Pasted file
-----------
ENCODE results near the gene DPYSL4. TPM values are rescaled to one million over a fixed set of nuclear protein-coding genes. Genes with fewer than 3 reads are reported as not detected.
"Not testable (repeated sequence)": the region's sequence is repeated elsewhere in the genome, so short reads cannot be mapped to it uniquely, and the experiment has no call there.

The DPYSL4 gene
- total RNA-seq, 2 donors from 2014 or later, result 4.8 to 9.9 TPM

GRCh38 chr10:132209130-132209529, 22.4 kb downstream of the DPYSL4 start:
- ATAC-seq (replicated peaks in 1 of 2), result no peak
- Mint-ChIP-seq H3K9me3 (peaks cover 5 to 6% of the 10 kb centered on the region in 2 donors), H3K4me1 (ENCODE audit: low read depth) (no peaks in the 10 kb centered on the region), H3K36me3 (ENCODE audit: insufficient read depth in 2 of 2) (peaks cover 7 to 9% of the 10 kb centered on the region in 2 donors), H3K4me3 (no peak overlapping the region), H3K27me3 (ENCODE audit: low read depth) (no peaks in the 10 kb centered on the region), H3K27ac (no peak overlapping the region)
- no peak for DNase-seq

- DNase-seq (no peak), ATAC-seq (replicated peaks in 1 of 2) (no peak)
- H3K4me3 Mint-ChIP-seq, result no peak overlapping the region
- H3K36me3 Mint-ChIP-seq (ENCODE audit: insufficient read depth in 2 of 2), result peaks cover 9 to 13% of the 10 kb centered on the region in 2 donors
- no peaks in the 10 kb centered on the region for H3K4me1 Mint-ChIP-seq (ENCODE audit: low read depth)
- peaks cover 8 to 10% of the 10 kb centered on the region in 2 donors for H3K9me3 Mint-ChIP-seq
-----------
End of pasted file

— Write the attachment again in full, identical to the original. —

ENCODE results near the gene DPYSL4. TPM values are rescaled to one million over a fixed set of nuclear protein-coding genes. Genes with fewer than 3 reads are reported as not detected.
"Not testable (repeated sequence)": the region's sequence is repeated elsewhere in the genome, so short reads cannot be mapped to it uniquely, and the experiment has no call there.

The DPYSL4 gene
- total RNA-seq, 2 donors from 2014 or later, result 4.8 to 9.9 TPM

GRCh38 chr10:132209130-132209529, 22.4 kb downstream of the DPYSL4 start:
- ATAC-seq (replicated peaks in 1 of 2), result no peak
- Mint-ChIP-seq H3K9me3 (peaks cover 5 to 6% of the 10 kb centered on the region in 2 donors), H3K4me1 (ENCODE audit: low read depth) (no peaks in the 10 kb centered on the region), H3K36me3 (ENCODE audit: insufficient read depth in 2 of 2) (peaks cover 7 to 9% of the 10 kb centered on the region in 2 donors), H3K4me3 (no peak overlapping the region), H3K27me3 (ENCODE audit: low read depth) (no peaks in the 10 kb centered on the region), H3K27ac (no peak overlapping the region)
- no peak for DNase-seq

- DNase-seq (no peak), ATAC-seq (replicated peaks in 1 of 2) (no peak)
- H3K4me3 Mint-ChIP-seq, result no peak overlapping the region
- H3K36me3 Mint-ChIP-seq (ENCODE audit: insufficient read depth in 2 of 2), result peaks cover 9 to 13% of the 10 kb centered on the region in 2 donors
- no peaks in the 10 kb centered on the region for H3K4me1 Mint-ChIP-seq (ENCODE audit: low read depth)
- peaks cover 8 to 10% of the 10 kb centered on the region in 2 donors for H3K9me3 Mint-ChIP-seq